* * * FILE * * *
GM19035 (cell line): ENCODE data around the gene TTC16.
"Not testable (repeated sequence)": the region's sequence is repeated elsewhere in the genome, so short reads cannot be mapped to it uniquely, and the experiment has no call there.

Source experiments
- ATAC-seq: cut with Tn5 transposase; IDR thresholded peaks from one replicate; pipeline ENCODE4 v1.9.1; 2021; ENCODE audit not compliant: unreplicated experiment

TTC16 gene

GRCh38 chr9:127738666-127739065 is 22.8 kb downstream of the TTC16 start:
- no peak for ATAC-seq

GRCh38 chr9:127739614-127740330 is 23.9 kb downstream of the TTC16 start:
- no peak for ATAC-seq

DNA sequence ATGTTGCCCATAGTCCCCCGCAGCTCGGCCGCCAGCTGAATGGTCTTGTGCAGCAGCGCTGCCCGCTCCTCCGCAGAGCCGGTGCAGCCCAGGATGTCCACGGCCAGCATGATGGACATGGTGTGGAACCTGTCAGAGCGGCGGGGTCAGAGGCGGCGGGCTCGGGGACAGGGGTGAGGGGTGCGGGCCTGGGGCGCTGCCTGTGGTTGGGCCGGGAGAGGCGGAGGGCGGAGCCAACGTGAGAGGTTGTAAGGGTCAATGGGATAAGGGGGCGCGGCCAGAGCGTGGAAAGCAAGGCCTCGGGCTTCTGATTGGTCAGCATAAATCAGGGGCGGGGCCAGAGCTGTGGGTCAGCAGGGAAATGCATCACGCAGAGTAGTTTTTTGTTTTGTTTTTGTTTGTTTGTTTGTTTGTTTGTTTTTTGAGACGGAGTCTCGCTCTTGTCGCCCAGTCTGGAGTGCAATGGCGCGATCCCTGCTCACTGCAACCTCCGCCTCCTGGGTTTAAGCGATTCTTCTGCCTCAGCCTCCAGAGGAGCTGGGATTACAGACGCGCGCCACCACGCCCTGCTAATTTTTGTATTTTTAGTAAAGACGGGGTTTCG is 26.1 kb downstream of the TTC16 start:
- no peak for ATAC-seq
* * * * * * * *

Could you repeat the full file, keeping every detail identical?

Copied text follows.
GM19035 (cell line): ENCODE data around the gene TTC16.
"Not testable (repeated sequence)": the region's sequence is repeated elsewhere in the genome, so short reads cannot be mapped to it uniquely, and the experiment has no call there.

Source experiments
- ATAC-seq: cut with Tn5 transposase; IDR thresholded peaks from one replicate; pipeline ENCODE4 v1.9.1; 2021; ENCODE audit not compliant: unreplicated experiment

TTC16 gene

GRCh38 chr9:127738666-127739065 is 22.8 kb downstream of the TTC16 start:
- no peak for ATAC-seq

GRCh38 chr9:127739614-127740330 is 23.9 kb downstream of the TTC16 start:
- no peak for ATAC-seq

DNA sequence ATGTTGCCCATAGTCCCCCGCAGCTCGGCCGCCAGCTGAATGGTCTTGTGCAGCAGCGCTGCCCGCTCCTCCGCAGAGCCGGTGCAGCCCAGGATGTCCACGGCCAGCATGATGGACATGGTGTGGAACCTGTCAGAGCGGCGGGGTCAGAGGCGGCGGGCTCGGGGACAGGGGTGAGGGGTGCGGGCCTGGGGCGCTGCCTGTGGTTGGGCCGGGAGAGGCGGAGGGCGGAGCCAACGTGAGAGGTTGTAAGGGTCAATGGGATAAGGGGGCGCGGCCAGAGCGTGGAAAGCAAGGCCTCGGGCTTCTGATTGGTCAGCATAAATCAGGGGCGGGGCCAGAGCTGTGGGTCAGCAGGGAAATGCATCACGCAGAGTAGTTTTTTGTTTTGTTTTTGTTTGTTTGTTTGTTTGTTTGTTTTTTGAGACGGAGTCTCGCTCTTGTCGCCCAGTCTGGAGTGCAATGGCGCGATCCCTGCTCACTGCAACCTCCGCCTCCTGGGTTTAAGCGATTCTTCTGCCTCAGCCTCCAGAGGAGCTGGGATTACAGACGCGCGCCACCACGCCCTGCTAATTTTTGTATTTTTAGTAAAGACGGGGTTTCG is 26.1 kb downstream of the TTC16 start:
- no peak for ATAC-seq